US waives certification requirements on Pakistan assistance
07 October, 2012
WASHINGTON: The United States has removed restrictions on this year's assistance for Pakistan, saying flow of economic and security aid to the country is in the US national security interest.
The removal of aid certifications comes at an important time in US policy towards the region as it moves towards 2014 deadline of end to combat missions in Afghanistan and at the same time works to improve ties with Pakistan after a series of incidents undermined the key relationship in 2011.
In July, bilateral ties, considered critical to the outcome of the Afghan war, started improving when Pakistan reopened its land routes and border crossing for NATO supplies in the wake of Washington's apology over November 2011 Salala attacks that had killed 24 Pakistani soldiers.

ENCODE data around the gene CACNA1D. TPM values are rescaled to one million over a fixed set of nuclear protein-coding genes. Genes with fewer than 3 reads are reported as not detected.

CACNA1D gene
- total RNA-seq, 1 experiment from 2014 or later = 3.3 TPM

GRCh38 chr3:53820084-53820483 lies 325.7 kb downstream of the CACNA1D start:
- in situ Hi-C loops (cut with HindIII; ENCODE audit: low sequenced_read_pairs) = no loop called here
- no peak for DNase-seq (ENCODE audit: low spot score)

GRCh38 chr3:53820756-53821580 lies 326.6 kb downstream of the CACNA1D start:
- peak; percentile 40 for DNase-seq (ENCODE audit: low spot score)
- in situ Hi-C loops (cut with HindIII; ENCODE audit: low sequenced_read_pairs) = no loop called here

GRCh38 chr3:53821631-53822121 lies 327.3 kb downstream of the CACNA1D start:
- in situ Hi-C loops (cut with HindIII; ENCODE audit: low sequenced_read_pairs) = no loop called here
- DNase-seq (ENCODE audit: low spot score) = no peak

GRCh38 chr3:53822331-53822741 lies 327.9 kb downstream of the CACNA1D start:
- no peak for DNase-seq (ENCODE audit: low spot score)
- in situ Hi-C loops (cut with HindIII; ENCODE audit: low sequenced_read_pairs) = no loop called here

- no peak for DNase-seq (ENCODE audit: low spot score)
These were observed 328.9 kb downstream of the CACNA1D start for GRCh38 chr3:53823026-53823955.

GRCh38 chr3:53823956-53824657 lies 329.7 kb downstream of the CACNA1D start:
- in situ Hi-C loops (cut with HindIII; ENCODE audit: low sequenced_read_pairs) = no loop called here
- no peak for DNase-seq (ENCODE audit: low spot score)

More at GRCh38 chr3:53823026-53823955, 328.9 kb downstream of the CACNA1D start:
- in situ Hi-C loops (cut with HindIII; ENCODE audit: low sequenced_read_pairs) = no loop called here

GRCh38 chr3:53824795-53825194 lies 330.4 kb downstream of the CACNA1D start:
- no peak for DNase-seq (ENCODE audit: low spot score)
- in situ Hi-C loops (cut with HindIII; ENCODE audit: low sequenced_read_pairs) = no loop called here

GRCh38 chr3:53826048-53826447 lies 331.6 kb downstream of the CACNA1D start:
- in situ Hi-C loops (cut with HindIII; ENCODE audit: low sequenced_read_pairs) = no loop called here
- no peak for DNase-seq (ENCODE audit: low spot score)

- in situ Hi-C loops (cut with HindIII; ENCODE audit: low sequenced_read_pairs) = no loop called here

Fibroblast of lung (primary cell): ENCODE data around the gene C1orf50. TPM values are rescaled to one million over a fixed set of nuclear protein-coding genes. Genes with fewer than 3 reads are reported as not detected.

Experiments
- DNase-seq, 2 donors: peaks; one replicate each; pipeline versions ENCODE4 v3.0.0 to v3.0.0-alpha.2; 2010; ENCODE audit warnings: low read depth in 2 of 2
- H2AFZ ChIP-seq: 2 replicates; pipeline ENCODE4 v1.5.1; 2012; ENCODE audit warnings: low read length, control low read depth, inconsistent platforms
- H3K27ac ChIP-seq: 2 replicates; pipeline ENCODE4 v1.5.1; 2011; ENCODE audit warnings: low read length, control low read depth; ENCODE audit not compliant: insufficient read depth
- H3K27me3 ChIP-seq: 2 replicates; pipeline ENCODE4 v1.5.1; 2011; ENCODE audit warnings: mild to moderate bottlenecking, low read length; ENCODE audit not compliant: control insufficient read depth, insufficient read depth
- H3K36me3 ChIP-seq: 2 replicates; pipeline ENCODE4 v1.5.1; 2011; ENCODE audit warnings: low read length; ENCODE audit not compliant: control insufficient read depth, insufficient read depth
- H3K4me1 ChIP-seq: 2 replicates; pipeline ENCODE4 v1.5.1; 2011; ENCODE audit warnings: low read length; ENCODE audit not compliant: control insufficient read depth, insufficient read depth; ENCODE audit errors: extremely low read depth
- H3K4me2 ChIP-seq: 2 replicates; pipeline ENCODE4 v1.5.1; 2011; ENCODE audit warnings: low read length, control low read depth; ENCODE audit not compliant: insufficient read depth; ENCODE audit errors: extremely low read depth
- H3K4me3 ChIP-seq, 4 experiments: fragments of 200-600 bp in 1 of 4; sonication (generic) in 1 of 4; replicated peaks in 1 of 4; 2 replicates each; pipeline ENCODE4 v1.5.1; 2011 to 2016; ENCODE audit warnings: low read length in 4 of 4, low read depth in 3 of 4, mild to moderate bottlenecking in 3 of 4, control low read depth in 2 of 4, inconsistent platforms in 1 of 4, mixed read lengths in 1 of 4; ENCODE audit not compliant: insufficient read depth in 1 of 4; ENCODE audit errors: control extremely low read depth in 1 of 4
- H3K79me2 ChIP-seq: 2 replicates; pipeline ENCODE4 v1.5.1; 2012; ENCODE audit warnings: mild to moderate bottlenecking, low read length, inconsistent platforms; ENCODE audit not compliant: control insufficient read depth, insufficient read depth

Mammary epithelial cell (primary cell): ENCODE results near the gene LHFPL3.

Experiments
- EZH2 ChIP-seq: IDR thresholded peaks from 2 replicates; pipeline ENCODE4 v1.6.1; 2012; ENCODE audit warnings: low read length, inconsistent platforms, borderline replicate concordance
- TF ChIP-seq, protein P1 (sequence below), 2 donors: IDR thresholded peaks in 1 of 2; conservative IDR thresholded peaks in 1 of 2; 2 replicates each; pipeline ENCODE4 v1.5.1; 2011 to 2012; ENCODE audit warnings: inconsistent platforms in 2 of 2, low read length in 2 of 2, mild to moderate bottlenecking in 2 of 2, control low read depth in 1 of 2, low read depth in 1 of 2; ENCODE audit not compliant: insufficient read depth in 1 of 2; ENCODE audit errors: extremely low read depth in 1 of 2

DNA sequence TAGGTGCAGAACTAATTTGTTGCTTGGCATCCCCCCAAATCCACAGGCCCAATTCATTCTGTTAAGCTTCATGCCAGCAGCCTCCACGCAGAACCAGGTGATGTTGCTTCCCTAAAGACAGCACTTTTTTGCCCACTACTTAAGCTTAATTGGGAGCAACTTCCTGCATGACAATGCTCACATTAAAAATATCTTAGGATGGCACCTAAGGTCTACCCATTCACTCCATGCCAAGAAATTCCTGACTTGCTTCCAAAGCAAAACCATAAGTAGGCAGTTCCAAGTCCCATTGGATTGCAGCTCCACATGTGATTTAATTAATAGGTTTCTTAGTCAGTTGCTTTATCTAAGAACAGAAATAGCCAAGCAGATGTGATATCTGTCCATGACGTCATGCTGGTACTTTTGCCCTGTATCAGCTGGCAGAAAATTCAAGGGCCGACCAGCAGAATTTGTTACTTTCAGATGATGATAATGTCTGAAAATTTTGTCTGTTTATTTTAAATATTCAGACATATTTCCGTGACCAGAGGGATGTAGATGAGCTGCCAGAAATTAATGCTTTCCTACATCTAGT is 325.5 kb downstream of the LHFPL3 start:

According to Congressional Research Service (CRS), US Secretary of State Hillary Clinton formally notified Congress on September 13 that the US administration would continue the American aid flow by waiving certifications required contained in the Enhanced Partnership with Pakistan Act of 2009 and in the Consolidated Appropriations Act, 2012.
The CRS report said that in mid-August 2012, the State Department notified Congress of its intention to cite US national security provisions in waiving two certification requirements that placed conditions on US assistance to Pakistan.